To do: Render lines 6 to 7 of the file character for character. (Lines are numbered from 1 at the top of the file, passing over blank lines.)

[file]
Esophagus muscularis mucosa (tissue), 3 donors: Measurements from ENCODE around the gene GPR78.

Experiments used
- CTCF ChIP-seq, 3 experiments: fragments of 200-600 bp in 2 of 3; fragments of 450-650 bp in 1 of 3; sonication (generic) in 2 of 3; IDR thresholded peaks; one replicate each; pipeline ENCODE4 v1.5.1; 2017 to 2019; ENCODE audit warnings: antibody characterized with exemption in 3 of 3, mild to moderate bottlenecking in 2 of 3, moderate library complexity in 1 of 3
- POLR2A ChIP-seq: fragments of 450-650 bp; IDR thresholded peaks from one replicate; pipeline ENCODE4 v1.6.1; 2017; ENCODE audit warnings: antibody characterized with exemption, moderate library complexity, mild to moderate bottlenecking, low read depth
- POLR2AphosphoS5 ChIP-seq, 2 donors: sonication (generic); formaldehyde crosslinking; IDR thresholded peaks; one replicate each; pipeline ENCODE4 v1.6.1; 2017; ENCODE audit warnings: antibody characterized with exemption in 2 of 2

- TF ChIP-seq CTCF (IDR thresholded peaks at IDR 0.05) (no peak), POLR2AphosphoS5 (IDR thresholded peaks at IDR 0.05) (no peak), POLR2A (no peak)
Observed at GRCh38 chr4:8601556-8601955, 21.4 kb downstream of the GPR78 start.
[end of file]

- TF ChIP-seq CTCF (IDR thresholded peaks at IDR 0.05) (no peak), POLR2AphosphoS5 (IDR thresholded peaks at IDR 0.05) (no peak), POLR2A (no peak)
Observed at GRCh38 chr4:8601556-8601955, 21.4 kb downstream of the GPR78 start.